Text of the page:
Math Fair gives warm-up to Graduate Exit Exam

Published 12:00 am Wednesday, March 3, 2004

Press Release

LAPLACE – More than 300 sophomores at East St. John High School competed in a Math Fair this week, taking on algebra and geometry problems they are likely to face again next month when they take the state’s Graduation Exit Exam.

School organizers say it’s was a fun way to help direct the students’ attention on some of the subject material they need to know in order to graduate high school.

“Students in tenth grade aren’t necessarily thinking about the impact that their grades now will have on them later as a potential graduate, but the state’s Graduate Exit Exam is given to tenth graders, and passing that test is a must to receiving a high school diploma,” said East St. John High School Principal Debra Schum.

“We want to prepare our students so they can perform their very best on this test,” she said. “Our teachers are reviewing with our students the types of questions that tend to be on the exam, and we’re trying to find as many ways as possible to reinforce that material.”

The Graduate Exit Exam, which tests students on math, language arts and English, science and social studies, will be administered during the week of March 15-19. Students who pass the test are eligible to receive their high school diploma once they meet the remaining degree requirements. Students who fail the test, or parts of the test, can re-take the failed sections over the next two years in order to qualify for a high school diploma.

Sixteen-year-old Louis Lee, who said he has an A in his geometry class, said he’s not worried about the exam, particularly the math section.

“My teacher has been going over the areas he says will be on the test. I’m taking geometry, but we’re also reviewing algebra equations, because that’s important,” Lee said, waiting his turn in line the school gymnasium to compete in the speed math competition of the fair. When his turn arrived, he received an algebra word problem and was one of the first three students to answer it correctly.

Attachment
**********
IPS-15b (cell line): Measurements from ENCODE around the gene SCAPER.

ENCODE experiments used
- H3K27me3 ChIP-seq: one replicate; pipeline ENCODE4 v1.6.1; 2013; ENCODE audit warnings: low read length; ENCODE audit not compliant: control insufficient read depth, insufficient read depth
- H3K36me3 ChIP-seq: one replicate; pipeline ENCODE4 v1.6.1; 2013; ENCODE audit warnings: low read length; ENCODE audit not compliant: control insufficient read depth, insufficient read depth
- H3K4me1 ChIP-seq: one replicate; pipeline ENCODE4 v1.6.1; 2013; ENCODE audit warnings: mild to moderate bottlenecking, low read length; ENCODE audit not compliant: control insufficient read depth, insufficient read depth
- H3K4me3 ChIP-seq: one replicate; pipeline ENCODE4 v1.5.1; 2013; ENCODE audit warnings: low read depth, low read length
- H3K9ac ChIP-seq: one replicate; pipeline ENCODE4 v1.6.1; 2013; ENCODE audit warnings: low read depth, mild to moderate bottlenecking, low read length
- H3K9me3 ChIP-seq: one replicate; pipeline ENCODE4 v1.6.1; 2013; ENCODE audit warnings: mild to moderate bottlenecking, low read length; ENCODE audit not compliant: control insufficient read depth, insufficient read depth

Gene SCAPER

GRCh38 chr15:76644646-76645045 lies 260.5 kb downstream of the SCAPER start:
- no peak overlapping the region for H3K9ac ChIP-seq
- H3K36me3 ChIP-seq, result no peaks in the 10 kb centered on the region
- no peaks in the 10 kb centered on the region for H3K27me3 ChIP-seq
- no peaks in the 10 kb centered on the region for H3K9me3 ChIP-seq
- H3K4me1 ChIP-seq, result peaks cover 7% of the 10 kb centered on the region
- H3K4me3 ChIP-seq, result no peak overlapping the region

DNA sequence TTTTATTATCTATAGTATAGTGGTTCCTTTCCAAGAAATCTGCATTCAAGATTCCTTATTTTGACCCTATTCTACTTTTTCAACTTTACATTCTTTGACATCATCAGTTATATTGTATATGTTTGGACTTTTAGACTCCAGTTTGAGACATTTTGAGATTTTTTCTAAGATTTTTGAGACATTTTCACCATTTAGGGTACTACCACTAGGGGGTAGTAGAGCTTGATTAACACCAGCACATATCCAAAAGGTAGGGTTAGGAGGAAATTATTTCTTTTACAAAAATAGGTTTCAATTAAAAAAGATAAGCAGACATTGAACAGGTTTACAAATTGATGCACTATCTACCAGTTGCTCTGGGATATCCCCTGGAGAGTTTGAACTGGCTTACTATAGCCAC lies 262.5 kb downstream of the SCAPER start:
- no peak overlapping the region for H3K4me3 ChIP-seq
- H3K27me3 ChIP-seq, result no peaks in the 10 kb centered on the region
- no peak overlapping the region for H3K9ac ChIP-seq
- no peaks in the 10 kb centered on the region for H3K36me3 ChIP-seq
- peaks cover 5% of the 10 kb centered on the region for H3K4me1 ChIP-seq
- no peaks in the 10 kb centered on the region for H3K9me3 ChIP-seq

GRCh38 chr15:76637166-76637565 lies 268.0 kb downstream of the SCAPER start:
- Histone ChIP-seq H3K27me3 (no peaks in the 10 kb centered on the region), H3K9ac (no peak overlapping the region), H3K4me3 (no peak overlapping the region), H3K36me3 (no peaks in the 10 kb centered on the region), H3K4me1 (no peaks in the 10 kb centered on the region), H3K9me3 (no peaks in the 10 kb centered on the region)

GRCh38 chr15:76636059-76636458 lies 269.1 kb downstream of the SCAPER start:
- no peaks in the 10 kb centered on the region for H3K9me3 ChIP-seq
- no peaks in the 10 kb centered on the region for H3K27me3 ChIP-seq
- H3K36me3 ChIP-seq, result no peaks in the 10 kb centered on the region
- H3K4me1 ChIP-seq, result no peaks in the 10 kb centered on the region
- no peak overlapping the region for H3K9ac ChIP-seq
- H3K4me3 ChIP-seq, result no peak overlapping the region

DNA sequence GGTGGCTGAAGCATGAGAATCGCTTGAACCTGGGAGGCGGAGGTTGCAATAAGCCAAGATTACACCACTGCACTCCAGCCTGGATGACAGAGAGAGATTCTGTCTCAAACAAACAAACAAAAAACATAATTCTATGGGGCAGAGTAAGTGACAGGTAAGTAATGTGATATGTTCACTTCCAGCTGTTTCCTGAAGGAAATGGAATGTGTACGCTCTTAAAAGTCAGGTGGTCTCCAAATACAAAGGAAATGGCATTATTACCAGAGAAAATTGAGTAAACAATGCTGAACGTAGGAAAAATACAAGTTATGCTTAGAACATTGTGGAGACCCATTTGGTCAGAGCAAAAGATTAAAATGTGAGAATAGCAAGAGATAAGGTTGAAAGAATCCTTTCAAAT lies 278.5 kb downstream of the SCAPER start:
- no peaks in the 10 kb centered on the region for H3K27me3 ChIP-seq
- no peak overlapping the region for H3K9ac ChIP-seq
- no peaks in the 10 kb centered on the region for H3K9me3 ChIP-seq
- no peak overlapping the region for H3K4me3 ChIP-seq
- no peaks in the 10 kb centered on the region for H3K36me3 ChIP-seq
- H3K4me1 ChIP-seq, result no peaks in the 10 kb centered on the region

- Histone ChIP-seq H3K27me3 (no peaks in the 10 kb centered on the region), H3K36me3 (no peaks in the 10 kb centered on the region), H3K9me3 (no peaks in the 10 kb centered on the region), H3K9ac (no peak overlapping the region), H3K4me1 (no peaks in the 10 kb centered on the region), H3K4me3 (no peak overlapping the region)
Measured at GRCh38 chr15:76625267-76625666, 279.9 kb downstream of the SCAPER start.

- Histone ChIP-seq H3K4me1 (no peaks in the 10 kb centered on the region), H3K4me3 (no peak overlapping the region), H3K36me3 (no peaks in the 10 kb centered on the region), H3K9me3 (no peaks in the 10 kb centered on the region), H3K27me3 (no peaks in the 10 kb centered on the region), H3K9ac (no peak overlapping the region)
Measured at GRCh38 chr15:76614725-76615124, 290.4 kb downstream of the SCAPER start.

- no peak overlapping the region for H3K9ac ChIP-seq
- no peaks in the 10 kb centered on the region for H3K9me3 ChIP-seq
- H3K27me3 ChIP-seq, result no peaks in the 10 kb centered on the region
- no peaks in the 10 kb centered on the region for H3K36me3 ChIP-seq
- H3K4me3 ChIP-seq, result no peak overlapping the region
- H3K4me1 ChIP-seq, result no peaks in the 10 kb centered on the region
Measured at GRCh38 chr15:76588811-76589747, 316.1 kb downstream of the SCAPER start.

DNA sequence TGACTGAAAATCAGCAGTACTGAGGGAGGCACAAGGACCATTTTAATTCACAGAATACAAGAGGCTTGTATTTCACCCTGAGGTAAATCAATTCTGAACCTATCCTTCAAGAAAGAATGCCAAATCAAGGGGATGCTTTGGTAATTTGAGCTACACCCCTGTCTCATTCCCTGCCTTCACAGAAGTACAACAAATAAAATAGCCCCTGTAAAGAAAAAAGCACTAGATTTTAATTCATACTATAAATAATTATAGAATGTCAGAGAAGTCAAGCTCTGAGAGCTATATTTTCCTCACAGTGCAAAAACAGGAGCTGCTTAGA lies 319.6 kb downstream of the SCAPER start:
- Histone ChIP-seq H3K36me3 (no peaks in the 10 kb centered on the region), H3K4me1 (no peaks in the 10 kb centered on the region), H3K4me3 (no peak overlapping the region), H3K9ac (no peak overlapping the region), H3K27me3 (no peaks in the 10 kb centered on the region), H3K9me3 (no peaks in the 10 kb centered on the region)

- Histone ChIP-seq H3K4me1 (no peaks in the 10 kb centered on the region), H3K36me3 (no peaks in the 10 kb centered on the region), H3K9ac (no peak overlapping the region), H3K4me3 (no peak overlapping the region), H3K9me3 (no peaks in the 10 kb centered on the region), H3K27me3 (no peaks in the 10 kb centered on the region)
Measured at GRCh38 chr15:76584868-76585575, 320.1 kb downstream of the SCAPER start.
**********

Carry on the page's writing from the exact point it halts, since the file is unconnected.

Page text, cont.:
“I’m enjoying math. It’s becoming my favorite subject in school. I know I’m going to pass the exam,” he said.

Nicole Oubre, who said she has a C in her geometry class, isn’t quite as confident.

“I’m getting nervous,” she said. “I took algebra last year, and this year I’m taking geometry and finance math. I like math, but I have to get into it to understand it. I’m glad the teachers are doing this fair and taking time to review the problems with us.”

Classmate Willie Morgan agreed. “I’m not going to lie about it. I’m nervous about the exam, because it determines if I’m graduating or not. I’m glad we’re going over this stuff,” he said.

Claude Hill, Jr., who teaches geometry and algebra II at East St. John High, said he has been highlighting items that tend to be repeated on the test every year. He said the Math Fair also was an opportunity to focus on those items.

“I’ve learned over the years the types of questions the kids tend to have problems with, and I’ve tried to take time to review those with them. I know the test has a heavy concentration on geometry, so I emphasize that material in my class,” Hill said.

The Math Fair focused on math equations, vocabulary terms and theories. Students competed in speed contests, a quiz bowl competition, and a free-throw-shooting contest. Students had to determine the percentage of the shots they made as part of the contest.

Joshua Woodard said he’s confident that his math skills are more on target than his shots – at least on this day. He didn’t make any free throws.

“I was just goofing off on my shots. I do a lot better with the (basketball) team when I have to,” he laughed. “I feel OK about the test. I’ve been studying the sample booklet and taking the sample tests. I think I’m prepared. I’ll do OK.”